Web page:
A Contraceptive Calamity in Colorado

A Contraceptive Calamity in Colorado

Next Wednesday, against the Obama administration's will, a political firestorm will be unleashed: the provision in the Patient Protection and Affordable Care Act that forces businesses to pay for employees' contraceptives without a co-pay goes into effect. You may remember this little ticking time bomb at the beginning of the fiscal year; it had the Catholic Church up in arms, forcing the Obama administration to enforce an exclusionary rule that allowed religious establishments to opt out of the provision.

Well, yesterday, one of those angry businesses with a Catholic flair to it took the provision to court... and won (kinda). Hercules Industries, the plaintiff in the case known as Hercules v. Sebelius, argued that the provision infringed upon the business's right to freely exercise their religious beliefs. The exclusionary rule mentioned above only allows establishments that primarily serve members of their faith a one-year break but Hercules, an air conditioning company owned by siblings who are against birth control, doesn't fall under that category. We wonder why.

The U.S. District Court for Colorado ordered a three-month injunction to the business, halting the provision from taking effect next week. Instead, the court will revisit the law in its legal format; in other words, an enormous headache for the folks behind Obamacare.

However, keep in mind that this court ruling, in its simplest form, strictly applies to the health of Hercules Industries. The employees' payments for birth control relies on the judge's call. But, the injunction now allows for a pathway to complete nullification of the provision all together.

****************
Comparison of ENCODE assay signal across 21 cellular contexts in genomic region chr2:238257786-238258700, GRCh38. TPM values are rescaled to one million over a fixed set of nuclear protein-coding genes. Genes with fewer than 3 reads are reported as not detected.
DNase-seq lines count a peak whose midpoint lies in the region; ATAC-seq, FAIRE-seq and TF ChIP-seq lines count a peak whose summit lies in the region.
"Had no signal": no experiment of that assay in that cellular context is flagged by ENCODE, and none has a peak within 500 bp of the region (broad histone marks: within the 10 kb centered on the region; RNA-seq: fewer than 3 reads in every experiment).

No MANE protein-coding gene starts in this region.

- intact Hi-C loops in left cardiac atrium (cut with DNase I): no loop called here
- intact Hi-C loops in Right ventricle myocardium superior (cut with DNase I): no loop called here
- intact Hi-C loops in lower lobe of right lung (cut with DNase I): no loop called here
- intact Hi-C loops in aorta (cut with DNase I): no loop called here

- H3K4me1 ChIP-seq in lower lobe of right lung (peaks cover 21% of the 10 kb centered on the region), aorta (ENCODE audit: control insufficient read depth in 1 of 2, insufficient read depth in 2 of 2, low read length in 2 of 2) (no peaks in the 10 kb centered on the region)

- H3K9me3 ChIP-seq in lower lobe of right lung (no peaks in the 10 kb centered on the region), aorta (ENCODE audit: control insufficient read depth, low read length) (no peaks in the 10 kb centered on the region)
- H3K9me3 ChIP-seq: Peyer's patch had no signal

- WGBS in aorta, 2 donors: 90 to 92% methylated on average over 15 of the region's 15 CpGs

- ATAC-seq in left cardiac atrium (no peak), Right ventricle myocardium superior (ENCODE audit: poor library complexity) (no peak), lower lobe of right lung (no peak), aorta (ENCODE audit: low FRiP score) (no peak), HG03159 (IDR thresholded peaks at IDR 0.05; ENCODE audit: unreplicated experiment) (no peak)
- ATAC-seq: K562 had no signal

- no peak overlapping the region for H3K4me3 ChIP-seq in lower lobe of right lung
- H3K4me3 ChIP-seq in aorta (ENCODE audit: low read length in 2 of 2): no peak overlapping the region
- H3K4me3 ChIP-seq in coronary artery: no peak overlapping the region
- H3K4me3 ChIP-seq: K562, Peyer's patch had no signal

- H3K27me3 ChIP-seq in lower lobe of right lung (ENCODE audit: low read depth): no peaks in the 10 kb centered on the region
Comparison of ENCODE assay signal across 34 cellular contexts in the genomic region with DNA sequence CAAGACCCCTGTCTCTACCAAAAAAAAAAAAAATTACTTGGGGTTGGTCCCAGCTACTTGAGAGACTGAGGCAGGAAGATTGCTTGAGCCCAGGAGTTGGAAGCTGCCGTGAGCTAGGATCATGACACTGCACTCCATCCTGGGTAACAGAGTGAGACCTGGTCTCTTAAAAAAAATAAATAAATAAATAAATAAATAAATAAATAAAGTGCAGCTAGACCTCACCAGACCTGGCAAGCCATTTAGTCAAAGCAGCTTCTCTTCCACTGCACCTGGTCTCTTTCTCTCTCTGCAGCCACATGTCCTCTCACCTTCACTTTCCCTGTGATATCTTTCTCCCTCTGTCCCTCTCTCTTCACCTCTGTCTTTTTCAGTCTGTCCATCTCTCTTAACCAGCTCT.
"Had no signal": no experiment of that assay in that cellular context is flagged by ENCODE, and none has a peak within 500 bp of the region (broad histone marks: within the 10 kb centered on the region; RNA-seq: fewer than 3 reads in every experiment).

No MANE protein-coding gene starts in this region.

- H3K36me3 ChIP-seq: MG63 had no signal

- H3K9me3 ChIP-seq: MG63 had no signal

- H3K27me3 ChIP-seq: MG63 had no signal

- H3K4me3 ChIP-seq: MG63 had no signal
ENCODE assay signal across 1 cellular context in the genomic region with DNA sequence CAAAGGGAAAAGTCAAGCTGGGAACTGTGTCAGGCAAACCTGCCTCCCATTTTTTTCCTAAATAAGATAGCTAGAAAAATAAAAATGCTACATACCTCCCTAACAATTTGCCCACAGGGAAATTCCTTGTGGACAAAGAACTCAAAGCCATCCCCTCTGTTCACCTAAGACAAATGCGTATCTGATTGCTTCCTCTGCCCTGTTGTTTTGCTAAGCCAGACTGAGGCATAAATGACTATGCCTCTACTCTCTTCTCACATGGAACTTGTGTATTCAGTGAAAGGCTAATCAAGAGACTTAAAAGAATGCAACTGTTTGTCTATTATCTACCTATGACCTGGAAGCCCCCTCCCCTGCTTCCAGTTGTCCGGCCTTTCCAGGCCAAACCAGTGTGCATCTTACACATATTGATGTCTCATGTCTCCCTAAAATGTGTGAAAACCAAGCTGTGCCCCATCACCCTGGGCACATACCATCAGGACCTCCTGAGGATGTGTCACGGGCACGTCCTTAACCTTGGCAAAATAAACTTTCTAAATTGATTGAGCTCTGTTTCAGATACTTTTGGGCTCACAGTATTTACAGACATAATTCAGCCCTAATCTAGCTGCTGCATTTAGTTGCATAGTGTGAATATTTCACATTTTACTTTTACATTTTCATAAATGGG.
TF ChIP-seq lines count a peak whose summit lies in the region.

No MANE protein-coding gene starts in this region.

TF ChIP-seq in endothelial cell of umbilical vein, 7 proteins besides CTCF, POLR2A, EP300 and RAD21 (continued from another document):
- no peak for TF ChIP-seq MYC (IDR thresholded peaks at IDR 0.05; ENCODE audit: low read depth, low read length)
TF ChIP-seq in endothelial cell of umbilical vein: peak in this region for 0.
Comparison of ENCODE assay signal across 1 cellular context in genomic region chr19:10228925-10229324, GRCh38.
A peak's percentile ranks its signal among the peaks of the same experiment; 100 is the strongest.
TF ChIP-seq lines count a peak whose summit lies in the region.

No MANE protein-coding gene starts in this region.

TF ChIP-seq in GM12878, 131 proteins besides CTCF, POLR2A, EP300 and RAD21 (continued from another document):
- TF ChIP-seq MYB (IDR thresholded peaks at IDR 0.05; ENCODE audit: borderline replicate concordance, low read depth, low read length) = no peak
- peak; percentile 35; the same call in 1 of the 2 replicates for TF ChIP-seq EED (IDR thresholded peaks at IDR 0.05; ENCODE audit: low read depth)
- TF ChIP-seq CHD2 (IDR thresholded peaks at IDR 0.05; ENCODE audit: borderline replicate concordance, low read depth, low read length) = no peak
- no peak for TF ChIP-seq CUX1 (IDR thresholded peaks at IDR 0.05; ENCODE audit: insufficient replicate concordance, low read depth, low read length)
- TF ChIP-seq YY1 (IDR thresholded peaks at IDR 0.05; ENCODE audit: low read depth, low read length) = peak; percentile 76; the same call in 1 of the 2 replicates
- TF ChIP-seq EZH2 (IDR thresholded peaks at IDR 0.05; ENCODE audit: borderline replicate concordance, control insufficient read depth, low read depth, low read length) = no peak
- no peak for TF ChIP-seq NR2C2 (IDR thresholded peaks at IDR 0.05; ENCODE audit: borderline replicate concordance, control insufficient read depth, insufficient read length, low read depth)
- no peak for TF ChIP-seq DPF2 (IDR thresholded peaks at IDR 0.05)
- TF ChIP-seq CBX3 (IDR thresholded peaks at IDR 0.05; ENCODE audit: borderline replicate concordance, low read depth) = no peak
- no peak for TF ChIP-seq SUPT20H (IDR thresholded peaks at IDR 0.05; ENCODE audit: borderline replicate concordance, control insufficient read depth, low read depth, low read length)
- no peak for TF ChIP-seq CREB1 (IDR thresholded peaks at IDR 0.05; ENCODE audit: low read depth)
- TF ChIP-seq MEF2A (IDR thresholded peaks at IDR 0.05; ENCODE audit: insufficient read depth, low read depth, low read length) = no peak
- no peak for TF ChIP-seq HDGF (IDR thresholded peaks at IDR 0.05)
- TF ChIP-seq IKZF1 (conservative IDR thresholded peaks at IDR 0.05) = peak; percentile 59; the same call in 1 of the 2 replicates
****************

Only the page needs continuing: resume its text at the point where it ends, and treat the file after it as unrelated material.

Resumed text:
What is the Obama administration to do?

At this point, the judge overseeing this puppy, Carter appointee John L. Kane, needs to decide if the preventative care mandate poses a "substantial burden" on one's religious beliefs. In the decision, he wrote, "On balance, the threatened harm to plaintiffs, impingement of their right to freely exercise their religious beliefs, and the concomitant public interest in that right strongly favor the entry of injunctive relief."

In legalese, this 'injunctive relief' can technically be stopped by the White House: Obama could ask the District Court to halt the three-month break, a common move that is usually favored by federal judges. But, that could be an explosive move just months before an election. 

Or, the President could do nothing and put its faith in the judge's decision. Unless Kane rules against the Obama administration and strikes down the provision. In electoral terms, that would be Romney's wet dream, especially coming from a man who said that the decision in Colorado handed "freedom of conscience" an "important victory."

Regardless, we have not seen the last of this hotbed issue. The Colorado decision has dug back up the controversy from a few months ago; let's just see if the electorate, who is reeling from this tepid economic growth and shitty unemployment numbers, actually cares about the Pill enough.


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